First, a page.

We are happy to say that each of the martial arts we offer at ZenQuest are useful in real world self-defense. Over time, students in our Muay Thai, Jiu-jitsu, Karate and MMA programs will become proficient in effective self-defense skills. Let’s take a look at each martial art at ZenQuest and its value in self-defense.
Muay Thai - Muay Thai is a ‘striking’ style which focuses on using blocks, punches, kicks, elbows, and knees from a measured distance away from an opponent. It also employs some stand-up clinching (grabbing a hold of an opponent) and throwing. Although these skills are very good for self-defense, in it’s modern form Muay Thai is ultimately based on sport competition. In it’s ancient form or what is known as ‘Muay Boran’ the techniques and strategies were geared more toward actual combat and, therefore, more effective for serious self-defense.
Brazilian Jiu-jitsu - BJJ has become known as one of the most effective martial arts in the world. With its takedowns, restraints, submissions, and escapes it is very useful for real world self-defense. Where BJJ is weak, though, is in situations where there is more than one attacker or an attacker is armed. Also, submissions generally aren’t great with opponents who don’t understand ‘tapping’ or are just willing to take damage in order to continue their attack.
Karate - Karate has taken a lot of grief in the last 30 years, mostly because of Karate practitioners jumping into early MMA competitions without any business in doing so. Since those early days though, there have been several successful Karate fighters in MMA including George St. Pierre, Lyoto Machita, Steven Thompson, Michael Page, and Michelle Waterson to name a few. Like with any martial art, there are styles and gyms that do not have a good grasp on effective self-defense but, done right, Karate training is among the best available for real world self-defense. This includes situations involving armed or multiple attackers. Traditional Karate typically focuses on what is known as ‘one-strike-kill’ strategies. This means that the student is taught techniques that are not designed to trade blows with an opponent, but end a situation as fast as possible. Interestingly, this is often what plays out in MMA where each fighter has the ability to knock the other out with one blow.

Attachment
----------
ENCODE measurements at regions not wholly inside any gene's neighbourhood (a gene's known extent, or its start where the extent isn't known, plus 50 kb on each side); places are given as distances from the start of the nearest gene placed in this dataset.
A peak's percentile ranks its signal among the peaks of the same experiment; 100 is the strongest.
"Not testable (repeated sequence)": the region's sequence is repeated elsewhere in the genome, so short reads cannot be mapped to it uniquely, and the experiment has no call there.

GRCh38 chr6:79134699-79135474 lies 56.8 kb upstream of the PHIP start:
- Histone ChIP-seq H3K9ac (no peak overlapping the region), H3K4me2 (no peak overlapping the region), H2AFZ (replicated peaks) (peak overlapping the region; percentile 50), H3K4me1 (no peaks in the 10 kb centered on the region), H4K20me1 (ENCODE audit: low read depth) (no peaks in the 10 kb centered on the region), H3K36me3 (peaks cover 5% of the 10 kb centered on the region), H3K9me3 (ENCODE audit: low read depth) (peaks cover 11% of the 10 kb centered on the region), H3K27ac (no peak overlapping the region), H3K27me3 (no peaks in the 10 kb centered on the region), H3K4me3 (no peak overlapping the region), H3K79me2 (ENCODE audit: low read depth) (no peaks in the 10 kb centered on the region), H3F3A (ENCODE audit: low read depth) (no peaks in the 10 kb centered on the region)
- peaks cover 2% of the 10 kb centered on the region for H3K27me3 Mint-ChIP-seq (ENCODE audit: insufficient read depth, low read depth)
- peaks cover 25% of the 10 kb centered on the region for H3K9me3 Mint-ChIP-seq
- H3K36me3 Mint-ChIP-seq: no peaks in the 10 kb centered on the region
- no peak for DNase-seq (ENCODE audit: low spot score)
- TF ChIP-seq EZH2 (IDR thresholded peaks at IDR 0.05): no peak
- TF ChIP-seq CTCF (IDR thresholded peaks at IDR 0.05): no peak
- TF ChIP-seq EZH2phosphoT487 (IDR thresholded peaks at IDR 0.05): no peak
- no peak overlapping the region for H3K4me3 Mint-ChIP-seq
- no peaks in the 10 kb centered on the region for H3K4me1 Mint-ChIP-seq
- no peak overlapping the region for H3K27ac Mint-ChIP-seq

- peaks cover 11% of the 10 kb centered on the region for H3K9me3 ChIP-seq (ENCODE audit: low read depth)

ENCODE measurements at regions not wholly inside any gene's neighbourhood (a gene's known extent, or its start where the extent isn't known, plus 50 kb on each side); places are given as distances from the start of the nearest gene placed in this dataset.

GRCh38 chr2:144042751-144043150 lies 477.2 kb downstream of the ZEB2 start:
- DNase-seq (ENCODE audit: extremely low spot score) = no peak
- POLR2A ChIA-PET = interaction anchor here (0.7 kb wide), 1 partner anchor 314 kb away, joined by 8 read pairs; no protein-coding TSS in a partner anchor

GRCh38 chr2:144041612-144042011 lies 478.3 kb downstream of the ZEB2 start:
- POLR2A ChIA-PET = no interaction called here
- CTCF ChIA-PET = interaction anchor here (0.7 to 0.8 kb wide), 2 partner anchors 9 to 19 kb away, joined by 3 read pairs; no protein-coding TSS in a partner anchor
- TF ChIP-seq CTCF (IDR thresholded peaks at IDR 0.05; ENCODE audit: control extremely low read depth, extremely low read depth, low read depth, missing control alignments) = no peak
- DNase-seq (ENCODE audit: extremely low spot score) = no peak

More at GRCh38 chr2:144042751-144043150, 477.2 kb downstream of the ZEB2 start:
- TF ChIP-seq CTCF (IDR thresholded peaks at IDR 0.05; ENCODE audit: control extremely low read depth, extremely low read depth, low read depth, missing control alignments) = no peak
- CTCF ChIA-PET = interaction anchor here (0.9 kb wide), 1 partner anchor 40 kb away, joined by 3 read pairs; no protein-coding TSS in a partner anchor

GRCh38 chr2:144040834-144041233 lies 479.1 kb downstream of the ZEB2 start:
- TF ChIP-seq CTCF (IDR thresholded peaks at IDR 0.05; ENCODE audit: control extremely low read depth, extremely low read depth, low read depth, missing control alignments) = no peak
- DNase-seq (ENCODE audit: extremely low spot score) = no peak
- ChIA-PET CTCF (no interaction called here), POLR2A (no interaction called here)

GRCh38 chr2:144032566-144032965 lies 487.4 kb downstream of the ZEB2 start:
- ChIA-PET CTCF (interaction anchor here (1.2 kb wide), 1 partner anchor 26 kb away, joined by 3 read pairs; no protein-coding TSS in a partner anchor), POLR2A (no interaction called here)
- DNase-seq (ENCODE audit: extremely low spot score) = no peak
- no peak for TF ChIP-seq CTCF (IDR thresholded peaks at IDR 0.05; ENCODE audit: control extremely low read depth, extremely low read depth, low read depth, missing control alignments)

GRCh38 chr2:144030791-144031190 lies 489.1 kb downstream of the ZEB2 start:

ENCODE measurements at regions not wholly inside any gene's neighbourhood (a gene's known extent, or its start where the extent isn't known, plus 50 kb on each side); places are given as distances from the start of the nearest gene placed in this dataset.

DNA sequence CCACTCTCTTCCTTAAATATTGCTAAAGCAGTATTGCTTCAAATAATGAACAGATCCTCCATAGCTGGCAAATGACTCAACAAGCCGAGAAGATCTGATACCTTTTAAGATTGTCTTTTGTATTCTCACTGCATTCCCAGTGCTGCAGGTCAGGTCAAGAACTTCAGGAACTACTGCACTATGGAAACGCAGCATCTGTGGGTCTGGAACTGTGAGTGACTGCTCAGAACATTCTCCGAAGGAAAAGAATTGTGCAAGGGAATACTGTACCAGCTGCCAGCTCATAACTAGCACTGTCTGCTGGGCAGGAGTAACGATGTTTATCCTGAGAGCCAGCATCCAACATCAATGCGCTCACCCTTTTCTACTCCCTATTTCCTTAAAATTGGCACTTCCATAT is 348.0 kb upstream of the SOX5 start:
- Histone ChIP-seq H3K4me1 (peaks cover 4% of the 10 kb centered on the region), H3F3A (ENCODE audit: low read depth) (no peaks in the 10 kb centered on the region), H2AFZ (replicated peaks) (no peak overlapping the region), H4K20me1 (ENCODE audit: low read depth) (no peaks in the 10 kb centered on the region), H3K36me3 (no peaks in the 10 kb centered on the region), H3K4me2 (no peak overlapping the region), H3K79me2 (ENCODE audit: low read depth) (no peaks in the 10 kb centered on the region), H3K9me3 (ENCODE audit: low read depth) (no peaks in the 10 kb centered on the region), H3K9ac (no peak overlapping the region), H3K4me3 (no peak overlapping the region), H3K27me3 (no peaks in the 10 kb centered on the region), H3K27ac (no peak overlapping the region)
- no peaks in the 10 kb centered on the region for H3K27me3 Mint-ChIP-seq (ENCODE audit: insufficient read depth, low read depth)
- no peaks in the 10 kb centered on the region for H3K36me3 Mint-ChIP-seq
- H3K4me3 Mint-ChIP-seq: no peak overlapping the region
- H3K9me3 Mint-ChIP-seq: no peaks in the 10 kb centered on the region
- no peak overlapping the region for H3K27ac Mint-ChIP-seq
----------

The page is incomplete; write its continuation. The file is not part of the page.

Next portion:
MMA - Training in mixed martial arts or mixing martial arts will provide a rounded package of self-defense skills. Generally this means training in a ’striking’ art like Karate or Kickboxing, and learning a ’grappling’ art like Jiu-jitsu. At ZenQuest, the absolute best combination for real world self-defense is Karate and Jiu-jitsu. For students who want to practice or compete in MMA, the best combination is Muay Thai and Jiu-jitsu. Attending our ’Team Sparring’ sessions sometimes is also a good idea for anyone looking for serious self-defense training as the intensity tends to get turned up a bit there.
Self-defense training must be tempered to be age-appropriate for children. Little ones can’t be expected to have the proper judgment or discretion for strategies that can be damaging or lethal for others. So, we tend to give them safer versions of escape and restraint techniques.
Lastly, self-defense strategies must be practiced consistently over time to work in real situations. Just doing a workshop for a few hours will probably not be enough training to provide a working knowledge of strategies that will hold up to the stress and chaos of a serious attack. The defender ultimately needs to develop instinctive muscle memory for different situations and be able to change from one strategy to another based on what’s happening in real time. Most people can only get that from dedicated training over a longer period of time.